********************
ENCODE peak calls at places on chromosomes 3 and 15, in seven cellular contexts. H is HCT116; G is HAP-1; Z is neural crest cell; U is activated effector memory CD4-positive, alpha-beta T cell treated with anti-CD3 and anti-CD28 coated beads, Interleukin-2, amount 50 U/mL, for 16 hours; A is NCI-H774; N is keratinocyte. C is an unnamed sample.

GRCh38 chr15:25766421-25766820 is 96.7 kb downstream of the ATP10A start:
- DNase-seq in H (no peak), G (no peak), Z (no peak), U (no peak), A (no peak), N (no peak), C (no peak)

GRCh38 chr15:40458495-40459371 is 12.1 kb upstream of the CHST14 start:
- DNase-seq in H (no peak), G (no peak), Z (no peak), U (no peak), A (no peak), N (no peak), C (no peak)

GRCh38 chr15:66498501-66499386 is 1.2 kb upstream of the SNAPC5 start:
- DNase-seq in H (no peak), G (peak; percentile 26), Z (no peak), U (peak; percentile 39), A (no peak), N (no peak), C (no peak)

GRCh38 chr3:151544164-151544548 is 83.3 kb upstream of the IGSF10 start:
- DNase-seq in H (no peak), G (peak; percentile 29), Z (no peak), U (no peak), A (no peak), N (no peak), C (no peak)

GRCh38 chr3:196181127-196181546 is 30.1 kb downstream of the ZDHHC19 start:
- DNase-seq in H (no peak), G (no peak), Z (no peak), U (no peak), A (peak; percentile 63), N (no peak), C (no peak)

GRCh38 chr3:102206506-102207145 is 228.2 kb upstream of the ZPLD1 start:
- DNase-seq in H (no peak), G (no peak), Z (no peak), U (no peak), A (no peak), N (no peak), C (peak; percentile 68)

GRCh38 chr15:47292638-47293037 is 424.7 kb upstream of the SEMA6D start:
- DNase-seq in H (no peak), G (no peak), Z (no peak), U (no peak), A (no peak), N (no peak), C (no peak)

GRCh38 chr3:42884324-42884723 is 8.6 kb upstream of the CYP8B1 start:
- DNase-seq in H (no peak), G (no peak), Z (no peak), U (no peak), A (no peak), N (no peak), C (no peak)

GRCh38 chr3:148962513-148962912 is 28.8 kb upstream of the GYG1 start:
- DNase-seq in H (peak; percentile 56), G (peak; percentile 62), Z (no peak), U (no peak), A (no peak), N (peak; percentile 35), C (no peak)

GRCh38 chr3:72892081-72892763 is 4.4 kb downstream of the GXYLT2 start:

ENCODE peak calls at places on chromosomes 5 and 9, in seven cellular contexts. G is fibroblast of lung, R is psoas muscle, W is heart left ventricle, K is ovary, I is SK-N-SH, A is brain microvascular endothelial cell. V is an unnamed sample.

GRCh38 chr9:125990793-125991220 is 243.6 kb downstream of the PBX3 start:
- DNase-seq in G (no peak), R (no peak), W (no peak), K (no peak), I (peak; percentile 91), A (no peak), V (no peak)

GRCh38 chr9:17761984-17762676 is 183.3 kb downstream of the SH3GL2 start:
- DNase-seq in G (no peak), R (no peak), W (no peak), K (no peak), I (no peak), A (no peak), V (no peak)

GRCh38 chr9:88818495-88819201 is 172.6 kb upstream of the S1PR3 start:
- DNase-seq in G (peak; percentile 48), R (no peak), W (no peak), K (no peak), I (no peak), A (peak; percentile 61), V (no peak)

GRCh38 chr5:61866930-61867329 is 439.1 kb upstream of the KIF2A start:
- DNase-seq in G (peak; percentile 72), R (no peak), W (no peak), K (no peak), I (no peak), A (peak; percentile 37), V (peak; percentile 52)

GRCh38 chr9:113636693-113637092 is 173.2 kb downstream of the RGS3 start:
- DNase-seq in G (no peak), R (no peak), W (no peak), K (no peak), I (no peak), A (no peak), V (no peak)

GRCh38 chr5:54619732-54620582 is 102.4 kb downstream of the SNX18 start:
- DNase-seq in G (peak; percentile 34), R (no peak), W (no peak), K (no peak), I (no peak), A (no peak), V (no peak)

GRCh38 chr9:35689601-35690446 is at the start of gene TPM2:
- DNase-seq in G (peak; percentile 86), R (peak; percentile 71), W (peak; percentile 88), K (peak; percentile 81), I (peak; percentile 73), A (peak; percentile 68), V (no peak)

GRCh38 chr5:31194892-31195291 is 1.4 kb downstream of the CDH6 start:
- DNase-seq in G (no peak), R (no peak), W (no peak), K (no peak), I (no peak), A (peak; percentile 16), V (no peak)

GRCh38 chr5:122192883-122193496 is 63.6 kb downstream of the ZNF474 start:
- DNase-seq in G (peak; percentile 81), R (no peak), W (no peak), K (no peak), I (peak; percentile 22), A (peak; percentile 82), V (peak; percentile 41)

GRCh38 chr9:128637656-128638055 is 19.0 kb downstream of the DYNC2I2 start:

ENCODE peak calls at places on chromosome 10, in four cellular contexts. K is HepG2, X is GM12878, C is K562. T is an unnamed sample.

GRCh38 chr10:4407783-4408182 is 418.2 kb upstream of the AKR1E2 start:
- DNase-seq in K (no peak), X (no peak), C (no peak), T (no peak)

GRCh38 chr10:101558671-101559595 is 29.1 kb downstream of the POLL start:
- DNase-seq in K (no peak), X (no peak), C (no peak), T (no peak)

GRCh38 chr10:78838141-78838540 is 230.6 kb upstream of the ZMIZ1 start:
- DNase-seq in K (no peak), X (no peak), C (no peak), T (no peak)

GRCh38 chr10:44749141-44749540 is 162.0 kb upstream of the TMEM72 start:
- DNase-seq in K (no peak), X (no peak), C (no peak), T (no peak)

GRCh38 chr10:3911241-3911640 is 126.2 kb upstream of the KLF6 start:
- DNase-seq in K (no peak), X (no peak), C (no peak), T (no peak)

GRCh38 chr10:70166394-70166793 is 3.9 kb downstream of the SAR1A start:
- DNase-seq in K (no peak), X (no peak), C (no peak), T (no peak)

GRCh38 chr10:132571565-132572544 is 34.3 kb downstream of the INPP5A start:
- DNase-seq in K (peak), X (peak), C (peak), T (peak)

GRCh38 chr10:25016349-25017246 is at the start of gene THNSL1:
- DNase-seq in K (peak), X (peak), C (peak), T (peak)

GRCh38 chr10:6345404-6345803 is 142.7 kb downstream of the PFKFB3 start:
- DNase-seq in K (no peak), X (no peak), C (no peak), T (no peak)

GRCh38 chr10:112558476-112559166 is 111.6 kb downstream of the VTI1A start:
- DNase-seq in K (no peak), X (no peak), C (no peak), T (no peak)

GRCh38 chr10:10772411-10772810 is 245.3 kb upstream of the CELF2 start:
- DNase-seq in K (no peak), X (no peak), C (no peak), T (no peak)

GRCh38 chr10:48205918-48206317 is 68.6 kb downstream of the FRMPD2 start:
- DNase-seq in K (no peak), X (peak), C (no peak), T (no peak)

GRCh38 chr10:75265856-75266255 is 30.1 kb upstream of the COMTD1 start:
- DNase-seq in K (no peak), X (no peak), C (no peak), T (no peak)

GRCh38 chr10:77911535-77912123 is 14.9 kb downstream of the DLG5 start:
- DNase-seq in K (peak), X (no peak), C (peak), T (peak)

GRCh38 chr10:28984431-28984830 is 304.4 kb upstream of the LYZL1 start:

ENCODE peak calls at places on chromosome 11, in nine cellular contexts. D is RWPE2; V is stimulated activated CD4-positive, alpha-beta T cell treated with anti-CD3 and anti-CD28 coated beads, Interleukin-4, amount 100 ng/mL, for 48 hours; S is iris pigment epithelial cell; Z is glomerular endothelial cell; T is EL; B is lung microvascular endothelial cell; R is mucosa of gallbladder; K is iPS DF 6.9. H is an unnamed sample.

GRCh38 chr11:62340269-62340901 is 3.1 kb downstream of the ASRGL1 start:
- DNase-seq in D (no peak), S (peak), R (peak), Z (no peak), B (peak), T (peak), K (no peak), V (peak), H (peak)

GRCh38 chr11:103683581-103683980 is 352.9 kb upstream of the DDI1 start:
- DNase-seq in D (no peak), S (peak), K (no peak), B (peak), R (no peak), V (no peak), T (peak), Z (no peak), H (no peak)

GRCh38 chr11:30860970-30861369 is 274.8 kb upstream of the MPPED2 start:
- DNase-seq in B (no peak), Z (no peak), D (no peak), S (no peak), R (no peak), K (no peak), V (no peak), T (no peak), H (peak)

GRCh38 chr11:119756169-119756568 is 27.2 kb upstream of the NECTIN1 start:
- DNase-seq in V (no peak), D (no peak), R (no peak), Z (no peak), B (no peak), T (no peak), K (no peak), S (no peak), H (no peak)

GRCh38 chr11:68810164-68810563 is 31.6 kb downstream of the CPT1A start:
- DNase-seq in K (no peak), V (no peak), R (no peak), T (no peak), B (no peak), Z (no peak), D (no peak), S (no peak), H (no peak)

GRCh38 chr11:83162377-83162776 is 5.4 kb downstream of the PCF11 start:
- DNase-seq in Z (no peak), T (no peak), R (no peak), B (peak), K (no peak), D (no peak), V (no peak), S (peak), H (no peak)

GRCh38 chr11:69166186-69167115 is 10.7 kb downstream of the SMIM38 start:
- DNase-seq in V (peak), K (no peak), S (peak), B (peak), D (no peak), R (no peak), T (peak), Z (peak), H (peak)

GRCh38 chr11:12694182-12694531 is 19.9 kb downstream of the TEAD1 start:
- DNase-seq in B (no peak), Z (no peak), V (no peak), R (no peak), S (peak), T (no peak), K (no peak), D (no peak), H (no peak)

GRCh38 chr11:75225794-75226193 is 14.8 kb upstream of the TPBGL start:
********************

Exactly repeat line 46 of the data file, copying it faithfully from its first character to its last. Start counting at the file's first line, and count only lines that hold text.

GRCh38 chr10:78838141-78838540 is 230.6 kb upstream of the ZMIZ1 start: